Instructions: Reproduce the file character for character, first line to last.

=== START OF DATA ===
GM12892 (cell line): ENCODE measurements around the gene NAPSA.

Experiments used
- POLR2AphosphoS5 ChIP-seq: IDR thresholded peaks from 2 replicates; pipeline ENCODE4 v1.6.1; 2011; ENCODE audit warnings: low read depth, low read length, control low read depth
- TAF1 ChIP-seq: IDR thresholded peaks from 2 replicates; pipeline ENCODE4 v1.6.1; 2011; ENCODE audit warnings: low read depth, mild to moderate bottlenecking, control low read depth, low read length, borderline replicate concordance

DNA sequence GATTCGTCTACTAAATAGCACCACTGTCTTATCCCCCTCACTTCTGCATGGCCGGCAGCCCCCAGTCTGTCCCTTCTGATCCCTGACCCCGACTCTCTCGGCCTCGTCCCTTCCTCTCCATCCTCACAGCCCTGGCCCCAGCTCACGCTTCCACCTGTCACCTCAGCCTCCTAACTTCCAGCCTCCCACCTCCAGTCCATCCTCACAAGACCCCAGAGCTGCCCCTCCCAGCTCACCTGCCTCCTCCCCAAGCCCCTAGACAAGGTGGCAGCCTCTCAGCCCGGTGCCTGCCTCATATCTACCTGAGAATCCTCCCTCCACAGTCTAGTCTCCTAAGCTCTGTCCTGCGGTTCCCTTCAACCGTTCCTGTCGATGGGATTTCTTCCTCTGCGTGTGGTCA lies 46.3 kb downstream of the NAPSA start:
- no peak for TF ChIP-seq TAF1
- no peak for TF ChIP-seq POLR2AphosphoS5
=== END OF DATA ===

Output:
GM12892 (cell line): ENCODE measurements around the gene NAPSA.

Experiments used
- POLR2AphosphoS5 ChIP-seq: IDR thresholded peaks from 2 replicates; pipeline ENCODE4 v1.6.1; 2011; ENCODE audit warnings: low read depth, low read length, control low read depth
- TAF1 ChIP-seq: IDR thresholded peaks from 2 replicates; pipeline ENCODE4 v1.6.1; 2011; ENCODE audit warnings: low read depth, mild to moderate bottlenecking, control low read depth, low read length, borderline replicate concordance

DNA sequence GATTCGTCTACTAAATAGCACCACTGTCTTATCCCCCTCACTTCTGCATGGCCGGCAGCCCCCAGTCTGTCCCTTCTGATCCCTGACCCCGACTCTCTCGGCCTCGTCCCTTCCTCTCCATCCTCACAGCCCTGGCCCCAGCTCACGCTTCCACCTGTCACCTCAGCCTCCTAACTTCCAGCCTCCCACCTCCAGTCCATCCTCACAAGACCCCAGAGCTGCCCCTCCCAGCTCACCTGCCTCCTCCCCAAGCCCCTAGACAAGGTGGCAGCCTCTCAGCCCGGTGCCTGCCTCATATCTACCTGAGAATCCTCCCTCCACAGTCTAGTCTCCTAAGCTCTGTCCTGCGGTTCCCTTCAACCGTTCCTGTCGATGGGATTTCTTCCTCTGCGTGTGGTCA lies 46.3 kb downstream of the NAPSA start:
- no peak for TF ChIP-seq TAF1
- no peak for TF ChIP-seq POLR2AphosphoS5